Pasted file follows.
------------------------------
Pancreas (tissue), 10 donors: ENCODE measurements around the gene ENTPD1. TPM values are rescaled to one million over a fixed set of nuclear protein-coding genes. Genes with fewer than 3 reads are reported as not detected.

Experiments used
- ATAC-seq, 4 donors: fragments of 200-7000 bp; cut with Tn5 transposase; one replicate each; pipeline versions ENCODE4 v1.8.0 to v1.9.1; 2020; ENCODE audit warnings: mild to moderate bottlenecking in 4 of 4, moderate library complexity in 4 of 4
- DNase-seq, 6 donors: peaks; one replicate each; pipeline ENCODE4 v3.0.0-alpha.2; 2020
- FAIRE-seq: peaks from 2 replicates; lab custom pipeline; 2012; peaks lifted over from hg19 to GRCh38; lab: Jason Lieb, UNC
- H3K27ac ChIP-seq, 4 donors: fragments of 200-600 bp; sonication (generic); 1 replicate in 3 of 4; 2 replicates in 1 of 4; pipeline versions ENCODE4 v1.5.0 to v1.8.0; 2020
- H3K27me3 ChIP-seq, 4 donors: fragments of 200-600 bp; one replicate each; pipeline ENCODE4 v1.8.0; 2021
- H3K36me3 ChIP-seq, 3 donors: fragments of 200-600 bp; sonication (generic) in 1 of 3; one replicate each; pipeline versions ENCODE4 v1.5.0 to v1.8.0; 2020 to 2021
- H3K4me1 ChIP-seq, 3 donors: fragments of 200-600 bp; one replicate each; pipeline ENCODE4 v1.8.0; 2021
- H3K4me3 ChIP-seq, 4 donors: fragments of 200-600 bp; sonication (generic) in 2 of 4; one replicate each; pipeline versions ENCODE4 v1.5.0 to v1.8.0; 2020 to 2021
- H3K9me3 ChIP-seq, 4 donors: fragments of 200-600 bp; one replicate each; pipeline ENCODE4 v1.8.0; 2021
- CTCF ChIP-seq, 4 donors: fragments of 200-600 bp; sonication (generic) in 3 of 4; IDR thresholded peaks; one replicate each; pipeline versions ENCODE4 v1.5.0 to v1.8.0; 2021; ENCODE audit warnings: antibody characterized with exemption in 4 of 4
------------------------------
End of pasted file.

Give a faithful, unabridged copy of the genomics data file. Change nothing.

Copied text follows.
Pancreas (tissue), 10 donors: ENCODE measurements around the gene ENTPD1. TPM values are rescaled to one million over a fixed set of nuclear protein-coding genes. Genes with fewer than 3 reads are reported as not detected.

Experiments used
- ATAC-seq, 4 donors: fragments of 200-7000 bp; cut with Tn5 transposase; one replicate each; pipeline versions ENCODE4 v1.8.0 to v1.9.1; 2020; ENCODE audit warnings: mild to moderate bottlenecking in 4 of 4, moderate library complexity in 4 of 4
- DNase-seq, 6 donors: peaks; one replicate each; pipeline ENCODE4 v3.0.0-alpha.2; 2020
- FAIRE-seq: peaks from 2 replicates; lab custom pipeline; 2012; peaks lifted over from hg19 to GRCh38; lab: Jason Lieb, UNC
- H3K27ac ChIP-seq, 4 donors: fragments of 200-600 bp; sonication (generic); 1 replicate in 3 of 4; 2 replicates in 1 of 4; pipeline versions ENCODE4 v1.5.0 to v1.8.0; 2020
- H3K27me3 ChIP-seq, 4 donors: fragments of 200-600 bp; one replicate each; pipeline ENCODE4 v1.8.0; 2021
- H3K36me3 ChIP-seq, 3 donors: fragments of 200-600 bp; sonication (generic) in 1 of 3; one replicate each; pipeline versions ENCODE4 v1.5.0 to v1.8.0; 2020 to 2021
- H3K4me1 ChIP-seq, 3 donors: fragments of 200-600 bp; one replicate each; pipeline ENCODE4 v1.8.0; 2021
- H3K4me3 ChIP-seq, 4 donors: fragments of 200-600 bp; sonication (generic) in 2 of 4; one replicate each; pipeline versions ENCODE4 v1.5.0 to v1.8.0; 2020 to 2021
- H3K9me3 ChIP-seq, 4 donors: fragments of 200-600 bp; one replicate each; pipeline ENCODE4 v1.8.0; 2021
- CTCF ChIP-seq, 4 donors: fragments of 200-600 bp; sonication (generic) in 3 of 4; IDR thresholded peaks; one replicate each; pipeline versions ENCODE4 v1.5.0 to v1.8.0; 2021; ENCODE audit warnings: antibody characterized with exemption in 4 of 4